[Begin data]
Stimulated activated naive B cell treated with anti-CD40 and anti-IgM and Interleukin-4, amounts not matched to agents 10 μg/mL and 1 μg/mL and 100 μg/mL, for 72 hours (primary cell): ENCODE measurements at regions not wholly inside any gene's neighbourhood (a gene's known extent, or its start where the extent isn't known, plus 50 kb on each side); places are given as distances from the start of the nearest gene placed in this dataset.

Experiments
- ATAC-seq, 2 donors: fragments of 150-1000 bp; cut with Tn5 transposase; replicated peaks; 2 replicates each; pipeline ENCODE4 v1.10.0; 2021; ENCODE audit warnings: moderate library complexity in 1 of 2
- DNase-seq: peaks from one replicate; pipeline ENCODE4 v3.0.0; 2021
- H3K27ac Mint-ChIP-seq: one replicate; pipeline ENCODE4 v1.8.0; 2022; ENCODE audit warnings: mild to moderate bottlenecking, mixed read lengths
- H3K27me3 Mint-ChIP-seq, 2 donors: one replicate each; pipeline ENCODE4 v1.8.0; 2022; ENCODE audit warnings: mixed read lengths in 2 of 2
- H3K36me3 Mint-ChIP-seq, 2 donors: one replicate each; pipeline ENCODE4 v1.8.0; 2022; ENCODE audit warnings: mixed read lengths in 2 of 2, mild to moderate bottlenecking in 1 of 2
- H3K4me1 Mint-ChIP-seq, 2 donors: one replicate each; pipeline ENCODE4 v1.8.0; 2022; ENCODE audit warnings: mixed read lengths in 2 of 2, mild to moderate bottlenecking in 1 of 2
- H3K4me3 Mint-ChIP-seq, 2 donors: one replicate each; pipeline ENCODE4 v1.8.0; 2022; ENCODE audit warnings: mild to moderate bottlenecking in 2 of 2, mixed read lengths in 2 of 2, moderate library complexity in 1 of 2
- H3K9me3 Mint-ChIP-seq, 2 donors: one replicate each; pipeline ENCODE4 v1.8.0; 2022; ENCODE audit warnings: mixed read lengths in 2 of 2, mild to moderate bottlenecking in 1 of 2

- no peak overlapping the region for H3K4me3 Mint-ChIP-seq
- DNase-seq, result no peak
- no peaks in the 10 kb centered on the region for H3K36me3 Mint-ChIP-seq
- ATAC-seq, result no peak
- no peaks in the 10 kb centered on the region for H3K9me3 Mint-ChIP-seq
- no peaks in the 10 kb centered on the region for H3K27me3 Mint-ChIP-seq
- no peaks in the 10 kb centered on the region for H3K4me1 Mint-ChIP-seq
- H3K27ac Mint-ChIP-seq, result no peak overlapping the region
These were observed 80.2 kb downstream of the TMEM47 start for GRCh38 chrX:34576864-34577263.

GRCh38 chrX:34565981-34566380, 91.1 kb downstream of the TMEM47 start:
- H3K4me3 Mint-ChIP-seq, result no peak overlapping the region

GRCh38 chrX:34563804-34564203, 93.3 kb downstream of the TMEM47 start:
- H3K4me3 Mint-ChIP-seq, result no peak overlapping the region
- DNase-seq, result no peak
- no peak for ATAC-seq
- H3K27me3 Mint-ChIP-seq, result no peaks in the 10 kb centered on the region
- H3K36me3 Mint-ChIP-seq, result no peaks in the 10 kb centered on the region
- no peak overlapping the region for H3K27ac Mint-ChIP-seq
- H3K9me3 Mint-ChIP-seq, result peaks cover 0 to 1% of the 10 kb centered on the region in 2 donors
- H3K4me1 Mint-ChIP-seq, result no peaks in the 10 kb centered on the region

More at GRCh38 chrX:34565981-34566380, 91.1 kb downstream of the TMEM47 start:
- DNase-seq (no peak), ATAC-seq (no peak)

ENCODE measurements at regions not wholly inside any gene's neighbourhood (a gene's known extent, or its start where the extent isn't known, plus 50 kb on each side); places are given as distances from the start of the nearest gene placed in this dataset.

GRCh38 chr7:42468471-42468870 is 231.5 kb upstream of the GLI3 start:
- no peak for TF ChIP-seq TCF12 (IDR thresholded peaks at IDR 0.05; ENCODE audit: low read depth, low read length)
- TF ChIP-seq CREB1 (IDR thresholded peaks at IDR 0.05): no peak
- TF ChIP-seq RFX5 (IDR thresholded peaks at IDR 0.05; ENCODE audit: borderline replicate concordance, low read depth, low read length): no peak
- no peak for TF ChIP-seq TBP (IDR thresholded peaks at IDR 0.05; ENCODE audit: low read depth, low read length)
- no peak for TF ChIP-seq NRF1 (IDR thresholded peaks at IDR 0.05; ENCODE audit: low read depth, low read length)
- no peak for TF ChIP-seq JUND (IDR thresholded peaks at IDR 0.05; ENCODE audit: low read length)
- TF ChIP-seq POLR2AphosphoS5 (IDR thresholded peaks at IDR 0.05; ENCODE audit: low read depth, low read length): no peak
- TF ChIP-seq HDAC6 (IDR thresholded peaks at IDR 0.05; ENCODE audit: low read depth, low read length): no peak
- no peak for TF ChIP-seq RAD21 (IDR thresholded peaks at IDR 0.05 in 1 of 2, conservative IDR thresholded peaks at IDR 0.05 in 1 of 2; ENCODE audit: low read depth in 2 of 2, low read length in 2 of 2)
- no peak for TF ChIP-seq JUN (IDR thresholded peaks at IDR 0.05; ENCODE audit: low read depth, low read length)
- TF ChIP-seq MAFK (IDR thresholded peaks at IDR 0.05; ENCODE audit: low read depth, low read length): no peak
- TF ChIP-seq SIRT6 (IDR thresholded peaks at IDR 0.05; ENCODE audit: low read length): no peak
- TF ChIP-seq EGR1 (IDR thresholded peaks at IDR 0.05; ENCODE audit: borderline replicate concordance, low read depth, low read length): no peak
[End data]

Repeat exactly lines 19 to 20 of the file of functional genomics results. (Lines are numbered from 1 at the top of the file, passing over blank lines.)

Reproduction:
These were observed 80.2 kb downstream of the TMEM47 start for GRCh38 chrX:34576864-34577263.

GRCh38 chrX:34565981-34566380, 91.1 kb downstream of the TMEM47 start: